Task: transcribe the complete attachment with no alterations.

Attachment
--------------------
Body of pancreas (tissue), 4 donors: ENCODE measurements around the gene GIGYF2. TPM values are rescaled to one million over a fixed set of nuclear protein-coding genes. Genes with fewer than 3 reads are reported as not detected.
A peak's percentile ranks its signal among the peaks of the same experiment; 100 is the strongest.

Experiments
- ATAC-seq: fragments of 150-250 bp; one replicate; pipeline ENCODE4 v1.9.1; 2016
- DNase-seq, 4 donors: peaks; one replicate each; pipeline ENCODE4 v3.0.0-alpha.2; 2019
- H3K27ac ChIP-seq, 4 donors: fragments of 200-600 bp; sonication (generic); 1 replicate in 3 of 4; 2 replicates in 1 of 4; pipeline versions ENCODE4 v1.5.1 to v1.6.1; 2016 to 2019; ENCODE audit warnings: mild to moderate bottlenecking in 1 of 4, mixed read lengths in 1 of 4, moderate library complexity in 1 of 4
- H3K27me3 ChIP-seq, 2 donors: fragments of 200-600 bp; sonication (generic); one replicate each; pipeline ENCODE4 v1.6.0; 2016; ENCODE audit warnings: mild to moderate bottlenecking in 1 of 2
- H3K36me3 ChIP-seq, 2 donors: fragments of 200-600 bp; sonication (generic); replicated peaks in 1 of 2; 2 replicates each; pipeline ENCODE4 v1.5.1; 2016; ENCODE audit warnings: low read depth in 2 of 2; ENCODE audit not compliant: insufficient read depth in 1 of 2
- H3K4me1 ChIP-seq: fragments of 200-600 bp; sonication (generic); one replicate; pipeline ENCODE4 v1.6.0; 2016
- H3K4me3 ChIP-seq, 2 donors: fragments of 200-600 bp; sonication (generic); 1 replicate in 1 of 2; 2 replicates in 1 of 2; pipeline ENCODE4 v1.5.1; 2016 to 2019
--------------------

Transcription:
Body of pancreas (tissue), 4 donors: ENCODE measurements around the gene GIGYF2. TPM values are rescaled to one million over a fixed set of nuclear protein-coding genes. Genes with fewer than 3 reads are reported as not detected.
A peak's percentile ranks its signal among the peaks of the same experiment; 100 is the strongest.

Experiments
- ATAC-seq: fragments of 150-250 bp; one replicate; pipeline ENCODE4 v1.9.1; 2016
- DNase-seq, 4 donors: peaks; one replicate each; pipeline ENCODE4 v3.0.0-alpha.2; 2019
- H3K27ac ChIP-seq, 4 donors: fragments of 200-600 bp; sonication (generic); 1 replicate in 3 of 4; 2 replicates in 1 of 4; pipeline versions ENCODE4 v1.5.1 to v1.6.1; 2016 to 2019; ENCODE audit warnings: mild to moderate bottlenecking in 1 of 4, mixed read lengths in 1 of 4, moderate library complexity in 1 of 4
- H3K27me3 ChIP-seq, 2 donors: fragments of 200-600 bp; sonication (generic); one replicate each; pipeline ENCODE4 v1.6.0; 2016; ENCODE audit warnings: mild to moderate bottlenecking in 1 of 2
- H3K36me3 ChIP-seq, 2 donors: fragments of 200-600 bp; sonication (generic); replicated peaks in 1 of 2; 2 replicates each; pipeline ENCODE4 v1.5.1; 2016; ENCODE audit warnings: low read depth in 2 of 2; ENCODE audit not compliant: insufficient read depth in 1 of 2
- H3K4me1 ChIP-seq: fragments of 200-600 bp; sonication (generic); one replicate; pipeline ENCODE4 v1.6.0; 2016
- H3K4me3 ChIP-seq, 2 donors: fragments of 200-600 bp; sonication (generic); 1 replicate in 1 of 2; 2 replicates in 1 of 2; pipeline ENCODE4 v1.5.1; 2016 to 2019